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Submissions sought for cookbook that will provide blueprint to cooking with local ingredients

SALISBURY — Before moving to Rowan County about seven years ago, Carol Corken had never heard of persimmon pie.

That changed when she tasted the sweet dessert made using the orange fruit for the first time at the Liberty Fire Department’s annual chicken and dumpling dinner. 

“All the ladies in the auxiliary made homemade desserts and that’s where I had persimmon pie for the first time,” Corken said. “I’d never even heard of that.”

About six years later, Corken is working to put together a cookbook that will feature recipes like persimmon pie that have been submitted by local residents. The idea behind the cookbook, Corken said, is to encourage people to cook with produce and meat that can be bought at the Salisbury Farmers Market or from local farmers.

The cookbook is one of several measures that members of Salisbury’s Local Food, Local Places initiative are taking to bolster the availability and popularity of fresh food in downtown Salisbury. The city received $25,000 for the Local Food, Local Places initiative after being one of 16 municipalities nationwide selected for the grant by the EPA and USDA.

A local steering committee composed of community stakeholders and led by Salisbury Parks and Recreation Director Nick Aceves is working with the EPA to form a plan of action, which will include the cookbook.

An aficionado of cookbooks, Corken came up with the idea while browsing the Salisbury Farmers Market one Saturday morning.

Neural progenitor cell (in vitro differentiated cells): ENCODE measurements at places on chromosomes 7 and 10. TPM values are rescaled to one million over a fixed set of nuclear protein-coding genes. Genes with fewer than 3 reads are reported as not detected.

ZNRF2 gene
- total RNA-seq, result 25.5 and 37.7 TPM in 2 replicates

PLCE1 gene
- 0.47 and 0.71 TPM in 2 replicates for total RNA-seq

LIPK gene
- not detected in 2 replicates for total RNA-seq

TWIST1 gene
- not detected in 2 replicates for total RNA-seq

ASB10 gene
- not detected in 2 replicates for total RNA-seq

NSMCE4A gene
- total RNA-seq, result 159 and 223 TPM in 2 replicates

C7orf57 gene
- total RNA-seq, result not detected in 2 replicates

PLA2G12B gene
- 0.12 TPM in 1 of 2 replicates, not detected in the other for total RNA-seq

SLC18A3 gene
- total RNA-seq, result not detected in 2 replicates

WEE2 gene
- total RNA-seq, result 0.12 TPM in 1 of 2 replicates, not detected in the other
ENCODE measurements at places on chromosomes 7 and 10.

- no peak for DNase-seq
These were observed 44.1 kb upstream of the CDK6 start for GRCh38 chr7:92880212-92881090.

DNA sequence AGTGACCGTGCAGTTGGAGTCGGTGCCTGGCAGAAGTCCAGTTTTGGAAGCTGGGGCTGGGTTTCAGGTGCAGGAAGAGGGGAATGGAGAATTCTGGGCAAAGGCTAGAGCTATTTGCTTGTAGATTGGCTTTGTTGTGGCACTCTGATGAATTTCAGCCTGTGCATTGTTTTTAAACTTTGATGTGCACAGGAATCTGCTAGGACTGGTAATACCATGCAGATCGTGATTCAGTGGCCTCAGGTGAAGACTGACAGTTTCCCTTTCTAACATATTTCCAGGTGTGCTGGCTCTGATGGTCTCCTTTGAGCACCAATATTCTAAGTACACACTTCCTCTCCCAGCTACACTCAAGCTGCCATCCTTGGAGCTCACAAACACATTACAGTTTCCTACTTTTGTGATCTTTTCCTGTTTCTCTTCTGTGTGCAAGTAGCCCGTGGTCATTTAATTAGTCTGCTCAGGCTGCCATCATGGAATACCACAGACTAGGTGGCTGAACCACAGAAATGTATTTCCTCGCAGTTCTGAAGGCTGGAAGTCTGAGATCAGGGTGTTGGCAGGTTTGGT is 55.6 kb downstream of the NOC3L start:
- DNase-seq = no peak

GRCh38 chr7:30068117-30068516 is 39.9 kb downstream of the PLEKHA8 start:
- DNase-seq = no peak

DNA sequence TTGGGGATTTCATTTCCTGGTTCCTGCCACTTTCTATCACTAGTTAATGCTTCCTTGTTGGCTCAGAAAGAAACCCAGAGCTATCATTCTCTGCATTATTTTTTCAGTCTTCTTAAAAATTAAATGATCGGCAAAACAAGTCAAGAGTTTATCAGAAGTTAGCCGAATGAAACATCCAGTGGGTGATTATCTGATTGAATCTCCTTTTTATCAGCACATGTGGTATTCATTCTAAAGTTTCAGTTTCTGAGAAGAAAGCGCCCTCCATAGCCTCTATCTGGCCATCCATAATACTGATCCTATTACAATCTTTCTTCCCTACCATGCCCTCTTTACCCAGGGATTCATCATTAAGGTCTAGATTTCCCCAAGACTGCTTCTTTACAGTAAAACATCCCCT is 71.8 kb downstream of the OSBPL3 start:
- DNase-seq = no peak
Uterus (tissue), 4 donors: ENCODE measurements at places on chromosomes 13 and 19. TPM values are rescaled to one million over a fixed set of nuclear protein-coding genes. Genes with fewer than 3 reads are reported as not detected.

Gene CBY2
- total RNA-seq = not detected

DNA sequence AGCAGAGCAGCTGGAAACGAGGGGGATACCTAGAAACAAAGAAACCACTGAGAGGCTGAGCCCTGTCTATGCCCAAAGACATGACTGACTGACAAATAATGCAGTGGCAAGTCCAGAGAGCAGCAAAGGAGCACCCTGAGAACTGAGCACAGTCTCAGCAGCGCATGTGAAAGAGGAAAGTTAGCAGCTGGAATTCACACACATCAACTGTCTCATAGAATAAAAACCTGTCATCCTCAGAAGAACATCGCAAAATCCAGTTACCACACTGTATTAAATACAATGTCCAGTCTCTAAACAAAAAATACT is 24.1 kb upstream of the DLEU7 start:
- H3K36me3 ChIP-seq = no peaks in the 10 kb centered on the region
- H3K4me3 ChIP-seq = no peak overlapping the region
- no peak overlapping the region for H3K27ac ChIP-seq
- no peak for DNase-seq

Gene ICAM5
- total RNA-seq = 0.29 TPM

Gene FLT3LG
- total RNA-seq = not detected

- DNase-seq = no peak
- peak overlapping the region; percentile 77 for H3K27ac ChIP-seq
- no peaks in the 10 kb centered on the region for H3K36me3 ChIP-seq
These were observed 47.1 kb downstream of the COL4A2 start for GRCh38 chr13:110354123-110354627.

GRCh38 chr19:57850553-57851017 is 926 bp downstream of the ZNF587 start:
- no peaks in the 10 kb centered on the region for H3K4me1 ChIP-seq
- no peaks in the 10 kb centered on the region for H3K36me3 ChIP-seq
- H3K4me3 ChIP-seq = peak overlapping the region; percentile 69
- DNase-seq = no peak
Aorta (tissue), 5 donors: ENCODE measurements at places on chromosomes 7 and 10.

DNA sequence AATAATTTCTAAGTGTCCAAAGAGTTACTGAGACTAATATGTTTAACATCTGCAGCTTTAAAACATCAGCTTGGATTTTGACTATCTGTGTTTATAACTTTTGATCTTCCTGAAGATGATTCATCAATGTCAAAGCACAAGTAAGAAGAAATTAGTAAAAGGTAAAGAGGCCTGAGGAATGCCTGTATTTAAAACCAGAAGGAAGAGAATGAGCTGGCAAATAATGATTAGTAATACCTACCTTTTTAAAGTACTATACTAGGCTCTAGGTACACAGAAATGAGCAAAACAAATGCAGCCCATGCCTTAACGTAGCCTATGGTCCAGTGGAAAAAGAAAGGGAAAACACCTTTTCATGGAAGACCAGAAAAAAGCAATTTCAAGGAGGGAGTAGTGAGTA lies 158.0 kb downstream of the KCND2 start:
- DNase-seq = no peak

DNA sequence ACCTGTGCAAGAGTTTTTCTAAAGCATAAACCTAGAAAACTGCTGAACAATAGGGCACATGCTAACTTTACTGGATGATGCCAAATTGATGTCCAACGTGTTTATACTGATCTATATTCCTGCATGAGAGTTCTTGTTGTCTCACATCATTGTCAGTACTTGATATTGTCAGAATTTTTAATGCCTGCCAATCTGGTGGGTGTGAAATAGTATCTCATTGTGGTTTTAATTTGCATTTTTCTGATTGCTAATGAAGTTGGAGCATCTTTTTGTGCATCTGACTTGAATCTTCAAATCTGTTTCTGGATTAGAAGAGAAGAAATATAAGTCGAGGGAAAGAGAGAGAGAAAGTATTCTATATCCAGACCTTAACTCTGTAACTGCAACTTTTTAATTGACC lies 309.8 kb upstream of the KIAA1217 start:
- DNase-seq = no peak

“There’s a vendor at the market named Lee Ly who sells flowers and Asian vegetables and I always have to ask her, ‘Lee Ly, what am I supposed to do with this,” said Corken, who is also a board member for Bread Riot, a local organization that supports community agriculture.

Corken said that she isn’t the only person she knows who sometimes struggles when trying to figure out how to incorporate a local ingredient into a dish.

“Sometimes there are things at the market that people just don’t know how to cook,” Corken said.

Not knowing how to include local ingredients into tasty meals can discourage people from buying fresh produce from local farmers, Corken said. The cookbook seeks to remedy that problem.

Corken discussed the idea for the cookbook with members of the Local Food, Local Places initiative and said that it was one of the projects that received the most support. Now, Corken just needs recipes, which she said there should be plenty off.

“I think there’s a lot to offer from various communities in Rowan County,” Corken said.

After collecting as many recipes as they can find, Corken and her helpers will test them and organize them by season.

“There’s so many things that grow locally here,” Corken said. “In October, November and December there’s pumpkin, butternut squash, green beans, sweet potatoes, collards, pork, eggs, chicken and those are all things you can find at the farmers market or from local farmers.”

For the summer months, Corken said that the cookbook will include guidance on how to include strawberries, peaches and other fruits into recipes. By buying seasonal produce from local farmers, Corken said that people not only support Rowan County’s economy, but also cut down on the environmental impact of having food transported from far-away states.

Corken said that the cookbook should be published by next fall.

There are three ways to submit recipes for the cookbook. People can bring a copy with clear instructions to the farmers market and drop it in the “recipe box,” email the recipe to info@breadriot.org or mail the recipe to Bread Riot at P.O. Box 296, Salisbury NC, 28145. 

Those interested in helping out with the cookbook should email info@breadriot.org.

Along with the cookbook, the Local Foods, Local Places initiative is working on other steps to increase access to local produce, including a mobile market.

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